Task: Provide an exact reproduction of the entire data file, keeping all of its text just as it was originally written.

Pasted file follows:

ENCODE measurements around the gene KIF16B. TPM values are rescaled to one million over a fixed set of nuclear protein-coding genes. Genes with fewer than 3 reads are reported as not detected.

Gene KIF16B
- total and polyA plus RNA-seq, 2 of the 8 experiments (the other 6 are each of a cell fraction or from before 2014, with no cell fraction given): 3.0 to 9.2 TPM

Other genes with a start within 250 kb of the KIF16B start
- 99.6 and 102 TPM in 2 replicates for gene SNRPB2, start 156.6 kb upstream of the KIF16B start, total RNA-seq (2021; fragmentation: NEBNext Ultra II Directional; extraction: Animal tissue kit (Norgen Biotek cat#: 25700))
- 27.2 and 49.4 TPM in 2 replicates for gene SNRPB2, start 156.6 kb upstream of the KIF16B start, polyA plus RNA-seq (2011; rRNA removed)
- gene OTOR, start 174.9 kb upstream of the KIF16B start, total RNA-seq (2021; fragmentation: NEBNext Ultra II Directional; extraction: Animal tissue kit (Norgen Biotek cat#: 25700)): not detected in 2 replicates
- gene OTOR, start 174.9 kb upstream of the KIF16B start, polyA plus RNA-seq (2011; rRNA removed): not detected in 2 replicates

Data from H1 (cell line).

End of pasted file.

ENCODE measurements around the gene KIF16B. TPM values are rescaled to one million over a fixed set of nuclear protein-coding genes. Genes with fewer than 3 reads are reported as not detected.

Gene KIF16B
- total and polyA plus RNA-seq, 2 of the 8 experiments (the other 6 are each of a cell fraction or from before 2014, with no cell fraction given): 3.0 to 9.2 TPM

Other genes with a start within 250 kb of the KIF16B start
- 99.6 and 102 TPM in 2 replicates for gene SNRPB2, start 156.6 kb upstream of the KIF16B start, total RNA-seq (2021; fragmentation: NEBNext Ultra II Directional; extraction: Animal tissue kit (Norgen Biotek cat#: 25700))
- 27.2 and 49.4 TPM in 2 replicates for gene SNRPB2, start 156.6 kb upstream of the KIF16B start, polyA plus RNA-seq (2011; rRNA removed)
- gene OTOR, start 174.9 kb upstream of the KIF16B start, total RNA-seq (2021; fragmentation: NEBNext Ultra II Directional; extraction: Animal tissue kit (Norgen Biotek cat#: 25700)): not detected in 2 replicates
- gene OTOR, start 174.9 kb upstream of the KIF16B start, polyA plus RNA-seq (2011; rRNA removed): not detected in 2 replicates

Data from H1 (cell line).